Macrat Musings

27
January
2014

‘Now is the winter of our discontent’

Sounds like the title of a South African political discussion, doesn’t it? These opening lines from Richard III, together with the fact that the play is being staged at Maynardville open-air theatre this year, made me consider whether Richard III would be a suitable title to study in Grade 12.

For those of you who, like me, have never taught the play, here are a few pointers:

  • It is one of Shakespeare’s earlier ‘history’ plays and is one of his longest plays. The length could well be a reason why it isn’t (often) prescribed at school level.
  • The director of the Maynardville production, Lara Bye, says that the play resonates with themes relevant to our country: Qualities of good leadership, sacrifice, corruption, factions and greed. “Audiences are endlessly fascinated and repulsed and charmed by the Richard character”.
  • Richard III is the story of a brutal soldier who is scorned by those he put in power. How interesting it would be to see what makes him tick.
  • In a review of the production in The Daily Maverick, Marianne Thamm compares the play to a series such as The Sopranos or Dexter – a feature which would certainly appeal to most of our youth.
  • For me, the lure of teaching this play lies in the character of Richard, who is a villain, a psychopath and murderer, and yet his personality, humour and cunning draws the audience closer to him. “…  Shakespeare’s genius is that he knows the entire world loves a villain, especially one as charming and silver-tongued as this one. So sure is Shakespeare that Richard III (in spite of his misshapen body) will beguile us that he has him talking to us, confiding to us directly like an old friend in asides.” (The Daily Maverick).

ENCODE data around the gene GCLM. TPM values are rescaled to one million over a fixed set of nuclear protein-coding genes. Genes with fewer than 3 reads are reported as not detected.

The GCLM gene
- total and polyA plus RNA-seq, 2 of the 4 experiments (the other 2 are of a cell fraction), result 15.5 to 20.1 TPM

Let me hear from you if you taught or studied Richard III? Is it suitable for Grade 12?
MacMo

 

Categories: Macrat Musings

21
January
2014

Should Shakespeare be taught at high school level?

There is a chance that the prescribed works in the national curriculum will change in 2015/2016 and this has made me wonder what approach the selection committee will take. Will they be traditionally conventional (read ‘boring’), or be bold and offer relevant, inspiring titles?

The current national selection provides an alternative to Shakespeare in the form of Miller’s ‘The Crucible’ but the question still remains whether there is any benefit from studying the bard in senior school. As far as I can remember, the IEB has never offered any drama titles other than Shakespeare (for Home Language), but they have prescribed less well-worn  titles such as ‘The Tempest’ and ‘Henry V’ which give teachers an opportunity to explore new characters and themes, and provide learners with insights into worlds not before considered.

The debate about whether Shakespeare is suitable for senior classes continues, and the opinions are varied and emotional.

For me Shakespeare provides valuable insights into the human psyche – insights that have not changed in over 400 years. His portrayal of love, ambition, racism, betrayal, jealousy, honour, friendship etc. still ring true today and teenagers can learn valuable lessons from his plays.

If Shakespeare is to be taught as senior school level, which titles would you like to see prescribed for grade 12? While some titles are often taught at lower grades, perhaps ‘The Merchant of Venice’ or ‘The Taming of the Shrew’ is suitable for grade 12. What do you think? Take a look at a ‘top-10’ list of Shakespeare’s plays to see if you agree with the list and any of the sentiments expressed.